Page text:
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Prolog does not conform to a strict logic model

Decribe one way in which Prolog does not conform to a strict logic model.

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Decribe one way in which Prolog does not conform to a strict logic model.
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<br><br>Prolog inherently is a declarative language is not rigid in its declarative/procedural distinction. It's flexibility as a programming language permits it to incorporate some procedural features. For example, writing a declarative program is equivalent to defining a proof for a proposition (relationship). Prolog does not strictly meet this ideal because of the way it implements logical negation. Other declarative languages attempt to be more logical in a strict formal sense. Prolog on the other hand implements a subset of second-order logic (it deals with sets as well as atomic propositions) and the language's flexibility permits propositions which lie well outside the boundaries of any classification of formal logical systems. (The above is an extract, please rephrase it if you must.)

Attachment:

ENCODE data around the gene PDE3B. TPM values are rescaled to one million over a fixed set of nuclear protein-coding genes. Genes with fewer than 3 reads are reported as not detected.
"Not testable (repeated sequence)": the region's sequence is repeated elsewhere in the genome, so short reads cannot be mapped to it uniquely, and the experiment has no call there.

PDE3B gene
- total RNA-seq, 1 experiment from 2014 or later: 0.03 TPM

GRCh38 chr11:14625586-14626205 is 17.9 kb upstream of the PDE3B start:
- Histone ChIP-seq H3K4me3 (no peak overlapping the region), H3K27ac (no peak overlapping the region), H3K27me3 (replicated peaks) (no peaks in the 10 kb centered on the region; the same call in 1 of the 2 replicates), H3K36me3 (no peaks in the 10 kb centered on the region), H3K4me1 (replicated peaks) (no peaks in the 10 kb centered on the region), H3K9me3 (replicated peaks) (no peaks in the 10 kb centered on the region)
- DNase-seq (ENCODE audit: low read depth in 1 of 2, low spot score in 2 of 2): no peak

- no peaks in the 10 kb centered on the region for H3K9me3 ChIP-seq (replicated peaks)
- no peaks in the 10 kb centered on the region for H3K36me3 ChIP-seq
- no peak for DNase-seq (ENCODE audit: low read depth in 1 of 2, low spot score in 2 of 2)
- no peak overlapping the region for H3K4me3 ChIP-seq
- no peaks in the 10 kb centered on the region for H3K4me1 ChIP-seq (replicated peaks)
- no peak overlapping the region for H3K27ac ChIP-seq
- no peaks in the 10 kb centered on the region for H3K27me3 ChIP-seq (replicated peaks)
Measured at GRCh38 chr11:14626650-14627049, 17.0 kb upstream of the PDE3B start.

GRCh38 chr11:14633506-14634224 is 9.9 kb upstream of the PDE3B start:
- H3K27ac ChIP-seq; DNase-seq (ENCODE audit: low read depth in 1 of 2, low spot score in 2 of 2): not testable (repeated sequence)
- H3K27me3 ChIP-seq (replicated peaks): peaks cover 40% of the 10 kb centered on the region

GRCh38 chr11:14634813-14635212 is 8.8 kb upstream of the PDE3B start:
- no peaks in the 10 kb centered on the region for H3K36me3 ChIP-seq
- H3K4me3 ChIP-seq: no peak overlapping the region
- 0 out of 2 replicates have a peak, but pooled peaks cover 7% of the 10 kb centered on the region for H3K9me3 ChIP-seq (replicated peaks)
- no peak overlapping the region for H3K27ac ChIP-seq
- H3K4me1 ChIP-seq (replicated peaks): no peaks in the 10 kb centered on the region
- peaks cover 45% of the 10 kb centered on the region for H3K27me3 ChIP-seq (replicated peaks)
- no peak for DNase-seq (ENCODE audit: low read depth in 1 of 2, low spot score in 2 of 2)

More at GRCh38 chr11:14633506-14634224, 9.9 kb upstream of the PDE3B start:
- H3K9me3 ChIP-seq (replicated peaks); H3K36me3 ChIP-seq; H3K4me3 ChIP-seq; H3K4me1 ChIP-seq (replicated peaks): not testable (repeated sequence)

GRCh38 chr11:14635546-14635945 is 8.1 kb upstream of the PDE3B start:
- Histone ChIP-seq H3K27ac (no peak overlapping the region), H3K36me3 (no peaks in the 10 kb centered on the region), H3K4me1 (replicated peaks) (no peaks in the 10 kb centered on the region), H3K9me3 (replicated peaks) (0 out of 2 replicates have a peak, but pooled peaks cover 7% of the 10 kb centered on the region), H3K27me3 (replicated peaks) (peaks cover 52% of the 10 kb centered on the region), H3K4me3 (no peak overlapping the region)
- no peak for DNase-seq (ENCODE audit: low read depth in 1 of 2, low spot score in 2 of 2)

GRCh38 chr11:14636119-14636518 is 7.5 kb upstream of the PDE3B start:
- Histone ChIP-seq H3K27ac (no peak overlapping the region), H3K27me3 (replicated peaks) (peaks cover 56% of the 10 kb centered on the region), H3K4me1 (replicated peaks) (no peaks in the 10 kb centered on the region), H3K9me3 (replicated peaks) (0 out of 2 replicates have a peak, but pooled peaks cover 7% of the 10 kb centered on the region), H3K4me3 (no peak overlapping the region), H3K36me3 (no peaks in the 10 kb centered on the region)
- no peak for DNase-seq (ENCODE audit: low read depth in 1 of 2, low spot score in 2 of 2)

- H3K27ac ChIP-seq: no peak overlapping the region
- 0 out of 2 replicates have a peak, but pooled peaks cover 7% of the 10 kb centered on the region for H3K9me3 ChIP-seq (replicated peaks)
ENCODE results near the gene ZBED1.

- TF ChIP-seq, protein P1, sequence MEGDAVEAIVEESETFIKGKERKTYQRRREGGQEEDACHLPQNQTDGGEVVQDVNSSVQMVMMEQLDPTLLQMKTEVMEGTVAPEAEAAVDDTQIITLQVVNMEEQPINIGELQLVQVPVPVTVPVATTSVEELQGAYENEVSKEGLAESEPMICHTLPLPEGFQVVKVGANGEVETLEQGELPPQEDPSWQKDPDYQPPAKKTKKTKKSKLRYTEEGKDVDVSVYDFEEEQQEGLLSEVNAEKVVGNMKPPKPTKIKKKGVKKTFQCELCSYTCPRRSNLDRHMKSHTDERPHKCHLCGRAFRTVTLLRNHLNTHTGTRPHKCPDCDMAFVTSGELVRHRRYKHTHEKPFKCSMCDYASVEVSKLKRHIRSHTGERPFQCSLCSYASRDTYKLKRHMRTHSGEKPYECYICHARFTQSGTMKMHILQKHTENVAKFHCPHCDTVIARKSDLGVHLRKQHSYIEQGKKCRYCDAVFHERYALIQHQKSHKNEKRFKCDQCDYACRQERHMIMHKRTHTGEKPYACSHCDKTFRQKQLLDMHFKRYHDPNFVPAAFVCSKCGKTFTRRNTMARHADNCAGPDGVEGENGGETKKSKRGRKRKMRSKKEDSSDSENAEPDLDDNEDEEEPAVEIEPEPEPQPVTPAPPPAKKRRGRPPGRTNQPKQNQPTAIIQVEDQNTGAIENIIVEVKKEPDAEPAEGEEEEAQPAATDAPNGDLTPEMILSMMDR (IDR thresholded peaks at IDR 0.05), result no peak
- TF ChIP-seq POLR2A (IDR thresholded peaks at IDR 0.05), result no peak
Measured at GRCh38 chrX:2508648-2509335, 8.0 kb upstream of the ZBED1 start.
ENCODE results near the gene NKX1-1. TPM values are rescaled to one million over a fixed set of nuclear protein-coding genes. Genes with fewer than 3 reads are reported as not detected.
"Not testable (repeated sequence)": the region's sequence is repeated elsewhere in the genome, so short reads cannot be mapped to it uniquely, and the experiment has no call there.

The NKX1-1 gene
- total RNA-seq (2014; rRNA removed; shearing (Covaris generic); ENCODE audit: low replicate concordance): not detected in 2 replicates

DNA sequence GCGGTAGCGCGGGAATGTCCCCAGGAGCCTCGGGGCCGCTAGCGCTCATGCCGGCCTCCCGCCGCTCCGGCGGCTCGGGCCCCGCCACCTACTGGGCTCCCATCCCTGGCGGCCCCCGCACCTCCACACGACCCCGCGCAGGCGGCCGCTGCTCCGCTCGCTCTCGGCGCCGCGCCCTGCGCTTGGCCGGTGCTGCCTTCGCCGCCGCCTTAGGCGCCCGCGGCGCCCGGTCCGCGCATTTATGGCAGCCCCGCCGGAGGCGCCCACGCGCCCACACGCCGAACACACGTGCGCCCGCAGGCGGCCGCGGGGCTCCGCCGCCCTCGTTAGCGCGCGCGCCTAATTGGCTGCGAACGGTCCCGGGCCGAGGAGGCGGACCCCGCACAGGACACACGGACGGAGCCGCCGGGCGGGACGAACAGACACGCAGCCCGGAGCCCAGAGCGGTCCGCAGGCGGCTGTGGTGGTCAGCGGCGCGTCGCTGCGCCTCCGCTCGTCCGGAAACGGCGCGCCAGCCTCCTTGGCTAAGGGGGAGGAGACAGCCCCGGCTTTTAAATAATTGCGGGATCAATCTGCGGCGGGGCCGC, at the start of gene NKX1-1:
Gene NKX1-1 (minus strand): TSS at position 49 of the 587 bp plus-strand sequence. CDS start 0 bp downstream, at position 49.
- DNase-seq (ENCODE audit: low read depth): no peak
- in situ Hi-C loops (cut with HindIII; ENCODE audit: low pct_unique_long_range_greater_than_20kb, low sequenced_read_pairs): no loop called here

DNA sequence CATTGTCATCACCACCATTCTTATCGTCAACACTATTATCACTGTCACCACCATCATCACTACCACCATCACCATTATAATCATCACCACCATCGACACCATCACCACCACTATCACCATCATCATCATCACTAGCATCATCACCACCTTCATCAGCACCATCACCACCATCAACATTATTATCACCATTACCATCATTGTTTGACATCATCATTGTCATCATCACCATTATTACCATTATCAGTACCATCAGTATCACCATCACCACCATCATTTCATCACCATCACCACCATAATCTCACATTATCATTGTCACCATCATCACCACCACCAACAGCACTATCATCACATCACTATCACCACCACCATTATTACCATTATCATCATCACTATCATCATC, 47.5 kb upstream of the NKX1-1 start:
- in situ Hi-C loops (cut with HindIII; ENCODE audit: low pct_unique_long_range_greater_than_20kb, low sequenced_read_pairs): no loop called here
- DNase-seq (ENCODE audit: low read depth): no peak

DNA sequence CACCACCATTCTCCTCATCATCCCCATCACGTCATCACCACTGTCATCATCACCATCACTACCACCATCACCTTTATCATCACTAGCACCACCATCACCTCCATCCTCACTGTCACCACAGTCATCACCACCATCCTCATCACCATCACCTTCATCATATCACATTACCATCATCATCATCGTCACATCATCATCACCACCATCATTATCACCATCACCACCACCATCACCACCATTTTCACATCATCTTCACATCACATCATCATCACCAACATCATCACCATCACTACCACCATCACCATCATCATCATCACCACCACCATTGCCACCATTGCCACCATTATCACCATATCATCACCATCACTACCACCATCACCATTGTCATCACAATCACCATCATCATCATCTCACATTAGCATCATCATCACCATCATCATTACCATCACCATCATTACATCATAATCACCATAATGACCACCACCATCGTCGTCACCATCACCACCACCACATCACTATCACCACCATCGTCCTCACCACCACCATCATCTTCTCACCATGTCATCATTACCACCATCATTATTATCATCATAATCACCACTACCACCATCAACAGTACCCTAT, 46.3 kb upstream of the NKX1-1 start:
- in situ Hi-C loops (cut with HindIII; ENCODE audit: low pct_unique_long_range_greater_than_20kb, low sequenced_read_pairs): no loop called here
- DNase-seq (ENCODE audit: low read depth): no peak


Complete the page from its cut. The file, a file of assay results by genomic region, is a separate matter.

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<br><br>For Reference.
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<br><br>Overview of what logic programming and prolog is all about and why prolog does not conform to a strictly logic model:
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<br><br>There are many ways of organizing computations. Perhaps the most familiar paradigm is ...

Solution Summary

Ideas to prove that Prolog does not conform to a strict logic model are presented.

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